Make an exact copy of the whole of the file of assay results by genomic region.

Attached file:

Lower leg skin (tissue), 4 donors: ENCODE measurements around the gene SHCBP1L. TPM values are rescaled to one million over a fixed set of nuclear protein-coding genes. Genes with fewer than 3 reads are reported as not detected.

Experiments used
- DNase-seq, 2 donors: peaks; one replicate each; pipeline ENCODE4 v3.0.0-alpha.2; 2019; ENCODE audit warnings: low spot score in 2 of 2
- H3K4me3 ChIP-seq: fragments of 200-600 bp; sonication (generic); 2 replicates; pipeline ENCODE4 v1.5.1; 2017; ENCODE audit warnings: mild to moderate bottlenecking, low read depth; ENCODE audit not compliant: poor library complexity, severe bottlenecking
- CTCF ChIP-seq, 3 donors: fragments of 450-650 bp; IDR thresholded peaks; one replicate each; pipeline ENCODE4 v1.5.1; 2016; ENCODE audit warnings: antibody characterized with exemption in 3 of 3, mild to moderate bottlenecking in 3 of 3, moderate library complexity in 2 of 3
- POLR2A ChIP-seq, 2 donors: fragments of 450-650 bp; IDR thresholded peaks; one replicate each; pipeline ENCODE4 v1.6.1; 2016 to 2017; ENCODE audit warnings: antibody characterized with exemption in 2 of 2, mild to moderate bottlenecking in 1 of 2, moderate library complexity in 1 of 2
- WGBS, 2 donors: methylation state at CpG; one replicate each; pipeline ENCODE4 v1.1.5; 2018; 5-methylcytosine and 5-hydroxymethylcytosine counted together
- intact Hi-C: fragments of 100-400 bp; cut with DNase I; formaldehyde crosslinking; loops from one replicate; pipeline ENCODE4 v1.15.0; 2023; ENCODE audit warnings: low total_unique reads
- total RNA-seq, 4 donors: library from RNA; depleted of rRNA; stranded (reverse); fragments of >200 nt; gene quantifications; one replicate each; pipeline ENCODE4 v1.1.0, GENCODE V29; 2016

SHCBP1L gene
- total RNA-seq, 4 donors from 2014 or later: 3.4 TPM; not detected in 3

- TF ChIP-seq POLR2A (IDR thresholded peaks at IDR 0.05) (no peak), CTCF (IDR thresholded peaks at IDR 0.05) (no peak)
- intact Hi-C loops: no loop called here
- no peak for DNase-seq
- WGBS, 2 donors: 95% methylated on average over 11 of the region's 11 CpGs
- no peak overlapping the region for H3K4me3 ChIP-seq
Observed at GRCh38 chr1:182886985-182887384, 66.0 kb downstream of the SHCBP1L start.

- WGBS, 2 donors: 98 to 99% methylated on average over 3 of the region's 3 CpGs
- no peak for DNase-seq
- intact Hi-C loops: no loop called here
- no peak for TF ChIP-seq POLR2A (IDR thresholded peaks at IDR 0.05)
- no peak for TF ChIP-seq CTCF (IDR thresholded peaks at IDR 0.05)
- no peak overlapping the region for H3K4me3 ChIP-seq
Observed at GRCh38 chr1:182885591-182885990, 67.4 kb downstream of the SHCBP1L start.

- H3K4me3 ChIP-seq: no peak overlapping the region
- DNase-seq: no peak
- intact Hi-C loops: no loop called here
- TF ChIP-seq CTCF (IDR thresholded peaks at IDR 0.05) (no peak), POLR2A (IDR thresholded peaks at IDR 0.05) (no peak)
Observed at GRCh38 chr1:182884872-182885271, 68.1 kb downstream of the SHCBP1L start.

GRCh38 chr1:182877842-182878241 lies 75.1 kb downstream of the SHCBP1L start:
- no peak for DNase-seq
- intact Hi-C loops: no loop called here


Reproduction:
Lower leg skin (tissue), 4 donors: ENCODE measurements around the gene SHCBP1L. TPM values are rescaled to one million over a fixed set of nuclear protein-coding genes. Genes with fewer than 3 reads are reported as not detected.

Experiments used
- DNase-seq, 2 donors: peaks; one replicate each; pipeline ENCODE4 v3.0.0-alpha.2; 2019; ENCODE audit warnings: low spot score in 2 of 2
- H3K4me3 ChIP-seq: fragments of 200-600 bp; sonication (generic); 2 replicates; pipeline ENCODE4 v1.5.1; 2017; ENCODE audit warnings: mild to moderate bottlenecking, low read depth; ENCODE audit not compliant: poor library complexity, severe bottlenecking
- CTCF ChIP-seq, 3 donors: fragments of 450-650 bp; IDR thresholded peaks; one replicate each; pipeline ENCODE4 v1.5.1; 2016; ENCODE audit warnings: antibody characterized with exemption in 3 of 3, mild to moderate bottlenecking in 3 of 3, moderate library complexity in 2 of 3
- POLR2A ChIP-seq, 2 donors: fragments of 450-650 bp; IDR thresholded peaks; one replicate each; pipeline ENCODE4 v1.6.1; 2016 to 2017; ENCODE audit warnings: antibody characterized with exemption in 2 of 2, mild to moderate bottlenecking in 1 of 2, moderate library complexity in 1 of 2
- WGBS, 2 donors: methylation state at CpG; one replicate each; pipeline ENCODE4 v1.1.5; 2018; 5-methylcytosine and 5-hydroxymethylcytosine counted together
- intact Hi-C: fragments of 100-400 bp; cut with DNase I; formaldehyde crosslinking; loops from one replicate; pipeline ENCODE4 v1.15.0; 2023; ENCODE audit warnings: low total_unique reads
- total RNA-seq, 4 donors: library from RNA; depleted of rRNA; stranded (reverse); fragments of >200 nt; gene quantifications; one replicate each; pipeline ENCODE4 v1.1.0, GENCODE V29; 2016

SHCBP1L gene
- total RNA-seq, 4 donors from 2014 or later: 3.4 TPM; not detected in 3

- TF ChIP-seq POLR2A (IDR thresholded peaks at IDR 0.05) (no peak), CTCF (IDR thresholded peaks at IDR 0.05) (no peak)
- intact Hi-C loops: no loop called here
- no peak for DNase-seq
- WGBS, 2 donors: 95% methylated on average over 11 of the region's 11 CpGs
- no peak overlapping the region for H3K4me3 ChIP-seq
Observed at GRCh38 chr1:182886985-182887384, 66.0 kb downstream of the SHCBP1L start.

- WGBS, 2 donors: 98 to 99% methylated on average over 3 of the region's 3 CpGs
- no peak for DNase-seq
- intact Hi-C loops: no loop called here
- no peak for TF ChIP-seq POLR2A (IDR thresholded peaks at IDR 0.05)
- no peak for TF ChIP-seq CTCF (IDR thresholded peaks at IDR 0.05)
- no peak overlapping the region for H3K4me3 ChIP-seq
Observed at GRCh38 chr1:182885591-182885990, 67.4 kb downstream of the SHCBP1L start.

- H3K4me3 ChIP-seq: no peak overlapping the region
- DNase-seq: no peak
- intact Hi-C loops: no loop called here
- TF ChIP-seq CTCF (IDR thresholded peaks at IDR 0.05) (no peak), POLR2A (IDR thresholded peaks at IDR 0.05) (no peak)
Observed at GRCh38 chr1:182884872-182885271, 68.1 kb downstream of the SHCBP1L start.

GRCh38 chr1:182877842-182878241 lies 75.1 kb downstream of the SHCBP1L start:
- no peak for DNase-seq
- intact Hi-C loops: no loop called here